Afro-Peruvian diva Susana Baca, left, speaks with Natalia Maturana, a… (Giancarlo Aponte, For The…)
Reporting from Santa Barbara, Peru — In this village that still bears the name of the old Santa Barbara sugar plantation, Susana Baca is trudging through a field of sweet potatoes. Not 48 hours earlier, the internationally acclaimed diva of Afro-Peruvian music returned from Paris, the last stop in her latest world tour.
But on this day, she is visiting her mother's tumbledown hometown, a neglected part of Peru that is the cradle of its multiethnic history, where the descendants of black slaves and Chinese and Japanese field hands have lived together for generations, intermarried and even now continue to work the land.
"We are all equal here," says one of Baca's old friends, Carlos Franco Aguilar, a caramel-colored man with almond eyes whose Chinese grandfathers felt compelled to change their last names (Lao became Franco, Lin Aguilar), and whose mother is part-black.
"All equal," he says with a laugh. "Equally poor."
Baca, 67, comes to Santa Barbara as often as she can. The Grammy winner is building a cultural center here dedicated to the African heritage of Peru's people, as well as the conglomeration of ethnicities that for centuries influenced this nation's music, food, art and economy but were routinely marginalized by a class-stratified society.
"I want these people to feel they belong to something … to feel vindicated," Baca says, seated on a patio among the small buildings that will form her center, with its pictures of Martin Luther King Jr. and jazz musicians. The roar of the sea a couple of miles away was interrupted only by the braying of a nearby donkey.
"Official history is white," adds her husband, Ricardo Pereira, a sociologist who helps promote Baca's work. "The idea is to make visible a hidden history."
Two years ago, Peru became the first country in Latin America to formally apologize to its citizens of African descent for years of discrimination. And just the other day, the government bestowed recognition on several black Peruvian luminaries. But Baca and others say it's largely lip service, and racism remains common.
That much was evident in the presidential election last month, in which ethnic epithets were commonly used to insult the two candidates, one of Asian ancestry and the other a mestizo with an Indian name.
Statistically, black Peruvians are generally at the lowest ends of the economic and education scales.
"There are Afro-Peruvians who have gotten ahead," says Rafael Santa Cruz, a member of the legendary musical family credited with reviving the Afro-Peruvian movement. "But many of us are treated as second-class citizens."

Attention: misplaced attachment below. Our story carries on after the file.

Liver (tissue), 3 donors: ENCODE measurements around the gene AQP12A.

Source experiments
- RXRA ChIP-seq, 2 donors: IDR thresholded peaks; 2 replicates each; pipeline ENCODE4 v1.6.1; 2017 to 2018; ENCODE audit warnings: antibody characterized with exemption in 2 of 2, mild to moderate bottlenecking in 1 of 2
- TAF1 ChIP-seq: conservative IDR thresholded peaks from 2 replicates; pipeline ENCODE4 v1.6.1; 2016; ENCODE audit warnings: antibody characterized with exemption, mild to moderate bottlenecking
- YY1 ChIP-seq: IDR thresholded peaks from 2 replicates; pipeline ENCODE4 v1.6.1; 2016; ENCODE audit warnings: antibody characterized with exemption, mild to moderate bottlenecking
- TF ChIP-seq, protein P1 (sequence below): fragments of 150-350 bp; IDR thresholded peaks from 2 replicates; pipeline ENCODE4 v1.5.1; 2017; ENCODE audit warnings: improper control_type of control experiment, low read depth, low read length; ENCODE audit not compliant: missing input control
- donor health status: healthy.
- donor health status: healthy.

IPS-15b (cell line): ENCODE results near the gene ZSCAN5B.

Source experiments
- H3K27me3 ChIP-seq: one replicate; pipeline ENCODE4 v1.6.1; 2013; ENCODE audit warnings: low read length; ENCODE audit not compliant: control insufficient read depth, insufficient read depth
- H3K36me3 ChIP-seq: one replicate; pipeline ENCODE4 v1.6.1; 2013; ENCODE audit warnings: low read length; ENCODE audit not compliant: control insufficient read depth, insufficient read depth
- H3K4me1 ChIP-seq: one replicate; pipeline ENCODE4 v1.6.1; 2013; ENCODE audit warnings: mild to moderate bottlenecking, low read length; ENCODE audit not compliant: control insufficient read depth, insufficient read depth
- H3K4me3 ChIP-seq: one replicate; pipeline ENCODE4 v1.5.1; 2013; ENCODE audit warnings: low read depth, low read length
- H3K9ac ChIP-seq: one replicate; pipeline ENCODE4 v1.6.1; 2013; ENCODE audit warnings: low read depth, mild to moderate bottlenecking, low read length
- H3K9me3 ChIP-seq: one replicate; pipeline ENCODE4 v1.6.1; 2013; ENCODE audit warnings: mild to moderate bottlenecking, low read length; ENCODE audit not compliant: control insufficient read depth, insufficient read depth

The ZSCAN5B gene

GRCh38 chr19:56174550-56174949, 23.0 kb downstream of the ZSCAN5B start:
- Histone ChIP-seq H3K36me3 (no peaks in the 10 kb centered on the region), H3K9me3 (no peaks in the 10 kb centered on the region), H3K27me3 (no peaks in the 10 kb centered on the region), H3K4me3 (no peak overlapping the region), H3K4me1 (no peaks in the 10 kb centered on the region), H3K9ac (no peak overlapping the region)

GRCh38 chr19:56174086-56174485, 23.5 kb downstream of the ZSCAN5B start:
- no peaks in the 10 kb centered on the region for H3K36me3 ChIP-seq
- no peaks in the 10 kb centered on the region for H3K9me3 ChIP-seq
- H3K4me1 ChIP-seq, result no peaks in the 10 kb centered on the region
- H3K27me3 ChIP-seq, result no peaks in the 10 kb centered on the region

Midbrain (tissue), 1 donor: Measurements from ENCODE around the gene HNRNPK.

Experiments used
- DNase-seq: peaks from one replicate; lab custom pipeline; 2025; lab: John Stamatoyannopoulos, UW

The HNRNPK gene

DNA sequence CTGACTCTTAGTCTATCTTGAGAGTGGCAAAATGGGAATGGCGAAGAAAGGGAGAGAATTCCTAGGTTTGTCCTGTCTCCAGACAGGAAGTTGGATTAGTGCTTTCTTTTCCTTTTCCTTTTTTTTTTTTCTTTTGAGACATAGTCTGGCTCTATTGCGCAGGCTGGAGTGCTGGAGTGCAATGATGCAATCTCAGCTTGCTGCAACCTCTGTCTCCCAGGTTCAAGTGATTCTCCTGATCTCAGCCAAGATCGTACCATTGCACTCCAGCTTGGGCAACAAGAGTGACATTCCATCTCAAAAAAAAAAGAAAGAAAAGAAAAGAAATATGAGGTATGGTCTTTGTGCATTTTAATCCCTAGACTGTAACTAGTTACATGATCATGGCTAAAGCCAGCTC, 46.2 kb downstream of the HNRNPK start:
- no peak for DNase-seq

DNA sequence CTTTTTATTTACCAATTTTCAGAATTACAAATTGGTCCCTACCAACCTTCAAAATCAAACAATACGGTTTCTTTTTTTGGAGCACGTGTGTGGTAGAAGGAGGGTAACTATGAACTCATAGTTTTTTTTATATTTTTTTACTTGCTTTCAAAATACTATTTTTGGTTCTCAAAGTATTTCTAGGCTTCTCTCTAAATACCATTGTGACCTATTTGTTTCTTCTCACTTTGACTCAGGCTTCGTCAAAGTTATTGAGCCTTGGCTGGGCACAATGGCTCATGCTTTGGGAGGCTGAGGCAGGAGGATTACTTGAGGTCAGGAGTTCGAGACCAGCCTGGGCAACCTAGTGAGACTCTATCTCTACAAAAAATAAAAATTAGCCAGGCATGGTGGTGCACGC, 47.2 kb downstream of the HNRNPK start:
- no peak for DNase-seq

As an abundant source of silver, gold and, later, guano, colonial Peru was one of the wealthiest countries in the Americas after its conquest by Spanish explorers and the center of the new empire. The Spanish brought slaves who immediately found themselves at odds with the local indigenous population in addition to their white European masters. The equally repressed indigenous regarded the blacks as part of the foreign colonization, and many hated them for it.
Peruvian slaves were forced to abandon (or conceal) their languages, music and religions. Over the centuries, their relatively smaller numbers in effect obliged them to marry Andean Indians, whites and mestizos, the offspring of Indians who paired with the Spanish. The culture faded.
Only in the last 50 years or so, roughly parallel to the U.S. civil rights movement, a small group of Afro-Peruvians has worked to rescue the simple, percussion-heavy music, poetry, dance and, ultimately, the singularity of the culture.
"It's about more than singing a pretty song or choreographing a dance: It's the search for identity," Santa Cruz says.
Blacks in Peru were never a monolithic group. The slaves of the coastal sugar and cotton plantations lived very different lives from the urban slaves, who attained a relative prosperity and liberty. They were artisans — tailors, glazers, cobblers, blacksmiths, carpenters — who were allowed to keep some of the money they earned; many eventually bought their freedom.
Lima, the regal colonial capital of palaces, plazas and lattice-work balconies, was nearly half black in the 16th and 17th centuries. Today, largely because of intermarriage and the difficulty of sustaining their culture, blacks account for less than 2% of the national population.
After slavery was finally abolished in the mid-19th century, the plantation slaves were largely relegated to destinies as sharecroppers, recalls Natalia Maturana, who has lived here in Santa Barbara for all of her 87 years. She is black, married to an 88-year-old mestizo man, and they have 11 children, most of whom work the fields of sweet potato and yucca that cover this land.